03
BRUEGEL
POLICY
CONTRIBUTION
Nicolas Véron
EU FINANCIAL REGULATORY REFORM: A STATUS REPORT
ance Corporation, the Office of the Comptroller of the Currency and the prudential supervisoryduties of the Federal Reserve System. In the EU,while the European Commission plays a key role inthe legislative process, financial regulation andsupervision remained the remit of national author-ities, which only since the early 2000s started toregularly meet in EU-level committees (with asmall central secretariat but no ability to imposedecisions on their members). This situation wasperhaps workable in the broadly deregulatory erathat preceded the crisis, but became increasinglyseen as untenable when the crisis made Europe,like the US, embark on a drive towards reregula-tion of its financial system, which if carried out inan uncoordinated manner at national level wouldquickly have collided with the commitment to asingle financial market enshrined in the EU treaty.Thus, in February 2009, a high-level group chairedby Jacques de Larosière recommended the cre-ation of EU-level public financial oversight bodies.The corresponding legislation was given priority inthe legislative process and was eventuallyadopted in the early autumn of 2010. Thus, onJanuary 1, 2011, the EU will have a EuropeanBanking Authority (EBA), a European Securitiesand Markets Authority (ESMA), and a EuropeanInsurance and Occupational Pensions Authority(EIOPA), complemented by a European SystemicRisk Board. The first three (also known collectivelyas the European Supervisory Authorities) will eachbe established as an autonomous EU agency.Even though they start with limited powers andresources, these new actors can be expected toplay major roles in future EU financial regulatorydevelopments.A fourth factor may have been related to the timingof the renewal of the European Commission, whichwas delayed in 2009-10 by considerations relatedto the adoption and implementation of the LisbonTreaty, a matter essentially unrelated to the finan-cial and economic crisis. While the Obama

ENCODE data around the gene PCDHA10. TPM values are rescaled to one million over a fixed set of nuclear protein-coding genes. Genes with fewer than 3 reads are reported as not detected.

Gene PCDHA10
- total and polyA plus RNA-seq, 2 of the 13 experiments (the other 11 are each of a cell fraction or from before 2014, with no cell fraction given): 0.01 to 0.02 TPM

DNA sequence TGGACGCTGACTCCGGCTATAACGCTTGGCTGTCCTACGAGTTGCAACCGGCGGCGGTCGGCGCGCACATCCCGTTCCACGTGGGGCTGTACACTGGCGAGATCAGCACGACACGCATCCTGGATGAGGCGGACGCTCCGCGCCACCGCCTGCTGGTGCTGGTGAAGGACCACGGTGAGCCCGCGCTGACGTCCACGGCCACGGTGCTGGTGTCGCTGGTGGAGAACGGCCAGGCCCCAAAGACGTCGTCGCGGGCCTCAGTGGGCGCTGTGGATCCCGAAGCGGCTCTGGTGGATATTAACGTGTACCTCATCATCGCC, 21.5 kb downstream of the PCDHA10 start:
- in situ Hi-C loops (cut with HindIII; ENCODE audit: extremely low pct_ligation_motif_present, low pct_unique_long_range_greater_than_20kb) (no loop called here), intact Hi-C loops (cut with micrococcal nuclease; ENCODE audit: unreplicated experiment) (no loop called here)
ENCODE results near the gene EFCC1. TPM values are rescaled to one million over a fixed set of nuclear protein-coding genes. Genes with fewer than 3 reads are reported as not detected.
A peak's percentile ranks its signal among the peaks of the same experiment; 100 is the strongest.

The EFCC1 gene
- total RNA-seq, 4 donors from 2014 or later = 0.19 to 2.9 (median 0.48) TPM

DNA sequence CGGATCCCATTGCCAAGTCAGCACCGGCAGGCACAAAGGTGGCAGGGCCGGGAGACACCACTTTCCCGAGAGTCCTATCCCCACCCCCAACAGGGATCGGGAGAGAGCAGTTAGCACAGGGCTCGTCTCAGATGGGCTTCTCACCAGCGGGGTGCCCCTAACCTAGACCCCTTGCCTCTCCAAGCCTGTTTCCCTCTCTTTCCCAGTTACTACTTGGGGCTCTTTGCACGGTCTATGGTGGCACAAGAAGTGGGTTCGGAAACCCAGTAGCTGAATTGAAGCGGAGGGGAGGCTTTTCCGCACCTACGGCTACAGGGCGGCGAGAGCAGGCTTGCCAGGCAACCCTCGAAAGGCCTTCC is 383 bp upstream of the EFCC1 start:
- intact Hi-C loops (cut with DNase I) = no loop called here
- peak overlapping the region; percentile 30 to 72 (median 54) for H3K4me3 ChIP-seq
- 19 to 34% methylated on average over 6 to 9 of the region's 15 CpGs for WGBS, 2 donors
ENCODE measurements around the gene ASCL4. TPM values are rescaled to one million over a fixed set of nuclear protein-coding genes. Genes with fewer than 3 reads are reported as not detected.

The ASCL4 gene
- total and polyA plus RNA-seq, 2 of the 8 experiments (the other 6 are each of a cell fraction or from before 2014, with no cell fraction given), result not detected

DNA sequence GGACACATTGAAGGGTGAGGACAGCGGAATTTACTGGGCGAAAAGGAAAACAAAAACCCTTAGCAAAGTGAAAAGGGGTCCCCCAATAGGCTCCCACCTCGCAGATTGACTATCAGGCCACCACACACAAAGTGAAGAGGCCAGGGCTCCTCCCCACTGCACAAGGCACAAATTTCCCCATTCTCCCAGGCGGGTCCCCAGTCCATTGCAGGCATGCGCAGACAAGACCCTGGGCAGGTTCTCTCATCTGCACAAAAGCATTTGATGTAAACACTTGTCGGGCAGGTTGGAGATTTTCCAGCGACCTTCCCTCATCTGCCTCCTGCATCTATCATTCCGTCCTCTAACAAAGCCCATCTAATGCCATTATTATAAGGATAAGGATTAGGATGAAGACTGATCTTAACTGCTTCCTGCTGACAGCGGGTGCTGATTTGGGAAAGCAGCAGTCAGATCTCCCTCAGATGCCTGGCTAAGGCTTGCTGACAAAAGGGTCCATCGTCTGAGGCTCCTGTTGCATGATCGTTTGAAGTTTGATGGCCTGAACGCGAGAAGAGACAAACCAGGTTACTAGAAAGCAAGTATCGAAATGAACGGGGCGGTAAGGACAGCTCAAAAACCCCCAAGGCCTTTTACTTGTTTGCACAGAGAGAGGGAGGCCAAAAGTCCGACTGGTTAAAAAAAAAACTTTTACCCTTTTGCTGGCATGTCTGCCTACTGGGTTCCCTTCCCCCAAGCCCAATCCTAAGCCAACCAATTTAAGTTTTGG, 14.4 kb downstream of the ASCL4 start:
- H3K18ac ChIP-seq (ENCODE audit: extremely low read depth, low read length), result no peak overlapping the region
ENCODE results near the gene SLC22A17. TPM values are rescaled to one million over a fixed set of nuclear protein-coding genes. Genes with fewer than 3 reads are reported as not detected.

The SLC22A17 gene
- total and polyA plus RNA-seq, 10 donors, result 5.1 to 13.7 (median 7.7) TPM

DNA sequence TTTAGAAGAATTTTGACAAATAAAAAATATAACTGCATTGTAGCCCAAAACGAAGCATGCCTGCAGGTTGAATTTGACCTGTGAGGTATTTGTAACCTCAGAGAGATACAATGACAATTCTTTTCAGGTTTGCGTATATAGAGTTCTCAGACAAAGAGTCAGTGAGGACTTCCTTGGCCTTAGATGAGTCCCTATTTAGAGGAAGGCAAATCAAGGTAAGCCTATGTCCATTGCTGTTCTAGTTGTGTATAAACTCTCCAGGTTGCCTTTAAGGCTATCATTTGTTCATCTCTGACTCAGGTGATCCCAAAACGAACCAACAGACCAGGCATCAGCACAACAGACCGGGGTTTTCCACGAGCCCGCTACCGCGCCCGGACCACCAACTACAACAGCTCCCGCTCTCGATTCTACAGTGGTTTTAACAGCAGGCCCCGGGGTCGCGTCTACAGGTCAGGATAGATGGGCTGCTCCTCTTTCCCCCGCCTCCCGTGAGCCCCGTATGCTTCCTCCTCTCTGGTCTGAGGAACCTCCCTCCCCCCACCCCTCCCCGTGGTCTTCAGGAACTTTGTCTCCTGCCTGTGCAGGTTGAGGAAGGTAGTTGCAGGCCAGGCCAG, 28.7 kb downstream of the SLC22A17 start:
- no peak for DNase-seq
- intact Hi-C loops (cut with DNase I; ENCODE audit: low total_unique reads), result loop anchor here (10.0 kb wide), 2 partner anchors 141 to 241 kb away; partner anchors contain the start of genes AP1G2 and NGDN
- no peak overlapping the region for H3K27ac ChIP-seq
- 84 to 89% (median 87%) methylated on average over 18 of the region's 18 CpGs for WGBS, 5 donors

‘The three European Supervisory Authorities will each be established as an autonomous EUagency. Even though they start with limited powers and resources, these new actors can beexpected to play major roles in future EU financial regulatory developments.’